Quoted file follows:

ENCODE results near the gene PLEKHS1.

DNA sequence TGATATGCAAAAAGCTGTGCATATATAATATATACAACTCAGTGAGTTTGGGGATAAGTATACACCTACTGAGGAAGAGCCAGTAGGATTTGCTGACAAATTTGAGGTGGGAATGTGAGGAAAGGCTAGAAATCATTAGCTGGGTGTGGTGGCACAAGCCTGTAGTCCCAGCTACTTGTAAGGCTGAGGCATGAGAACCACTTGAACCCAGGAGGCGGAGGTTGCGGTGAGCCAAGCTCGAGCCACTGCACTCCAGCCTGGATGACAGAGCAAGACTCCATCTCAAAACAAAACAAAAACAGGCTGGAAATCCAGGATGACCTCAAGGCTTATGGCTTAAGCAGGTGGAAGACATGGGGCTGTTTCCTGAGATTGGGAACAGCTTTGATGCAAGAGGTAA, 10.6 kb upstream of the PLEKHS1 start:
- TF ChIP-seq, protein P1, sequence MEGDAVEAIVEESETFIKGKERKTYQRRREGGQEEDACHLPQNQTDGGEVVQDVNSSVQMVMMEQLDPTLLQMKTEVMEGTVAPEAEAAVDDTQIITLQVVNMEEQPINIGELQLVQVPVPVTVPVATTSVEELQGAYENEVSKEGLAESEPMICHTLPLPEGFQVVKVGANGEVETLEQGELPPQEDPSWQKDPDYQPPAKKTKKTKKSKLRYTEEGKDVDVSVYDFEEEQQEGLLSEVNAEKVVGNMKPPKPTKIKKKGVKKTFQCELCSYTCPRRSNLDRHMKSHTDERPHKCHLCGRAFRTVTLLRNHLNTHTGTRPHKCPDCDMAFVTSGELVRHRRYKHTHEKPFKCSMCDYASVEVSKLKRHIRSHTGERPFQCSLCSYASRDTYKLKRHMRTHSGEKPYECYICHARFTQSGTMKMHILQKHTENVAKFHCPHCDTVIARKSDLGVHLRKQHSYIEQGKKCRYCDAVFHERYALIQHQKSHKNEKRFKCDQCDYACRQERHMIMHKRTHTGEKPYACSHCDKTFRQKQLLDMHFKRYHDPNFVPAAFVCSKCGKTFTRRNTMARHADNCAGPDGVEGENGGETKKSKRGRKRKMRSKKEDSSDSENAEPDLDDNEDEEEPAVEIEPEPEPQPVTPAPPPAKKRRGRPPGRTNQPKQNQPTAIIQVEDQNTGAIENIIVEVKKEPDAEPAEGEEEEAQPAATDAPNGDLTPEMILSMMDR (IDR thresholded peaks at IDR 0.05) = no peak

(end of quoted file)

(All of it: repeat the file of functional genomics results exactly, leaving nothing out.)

ENCODE results near the gene PLEKHS1.

DNA sequence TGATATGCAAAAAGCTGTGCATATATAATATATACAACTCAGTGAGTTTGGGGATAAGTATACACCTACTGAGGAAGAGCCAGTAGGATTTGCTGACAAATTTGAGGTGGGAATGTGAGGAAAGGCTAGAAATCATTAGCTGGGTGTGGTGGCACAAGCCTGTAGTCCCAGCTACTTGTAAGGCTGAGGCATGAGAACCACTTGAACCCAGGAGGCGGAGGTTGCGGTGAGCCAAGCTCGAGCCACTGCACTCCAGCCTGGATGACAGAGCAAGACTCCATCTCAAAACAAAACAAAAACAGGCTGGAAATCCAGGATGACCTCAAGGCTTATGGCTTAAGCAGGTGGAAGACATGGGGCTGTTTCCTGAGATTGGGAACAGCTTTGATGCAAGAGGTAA, 10.6 kb upstream of the PLEKHS1 start:
- TF ChIP-seq, protein P1, sequence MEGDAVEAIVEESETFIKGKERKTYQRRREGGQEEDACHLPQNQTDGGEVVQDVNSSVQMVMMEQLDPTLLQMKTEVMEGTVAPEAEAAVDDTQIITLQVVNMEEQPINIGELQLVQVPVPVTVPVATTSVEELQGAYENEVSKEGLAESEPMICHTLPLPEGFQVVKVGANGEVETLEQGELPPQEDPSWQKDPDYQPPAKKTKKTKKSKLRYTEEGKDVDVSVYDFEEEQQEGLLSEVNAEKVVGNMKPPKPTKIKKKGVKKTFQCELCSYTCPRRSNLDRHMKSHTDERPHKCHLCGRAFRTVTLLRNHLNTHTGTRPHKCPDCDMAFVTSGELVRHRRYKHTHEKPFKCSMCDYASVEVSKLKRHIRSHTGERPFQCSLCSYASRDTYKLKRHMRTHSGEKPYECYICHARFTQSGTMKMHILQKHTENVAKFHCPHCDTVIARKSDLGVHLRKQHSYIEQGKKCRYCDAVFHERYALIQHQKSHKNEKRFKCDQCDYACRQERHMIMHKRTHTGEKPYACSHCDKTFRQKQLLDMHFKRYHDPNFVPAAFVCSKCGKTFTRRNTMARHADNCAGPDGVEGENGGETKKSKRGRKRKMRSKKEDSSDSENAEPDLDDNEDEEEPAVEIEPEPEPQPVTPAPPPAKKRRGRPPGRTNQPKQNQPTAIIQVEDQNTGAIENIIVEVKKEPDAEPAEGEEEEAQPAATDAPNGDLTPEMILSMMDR (IDR thresholded peaks at IDR 0.05) = no peak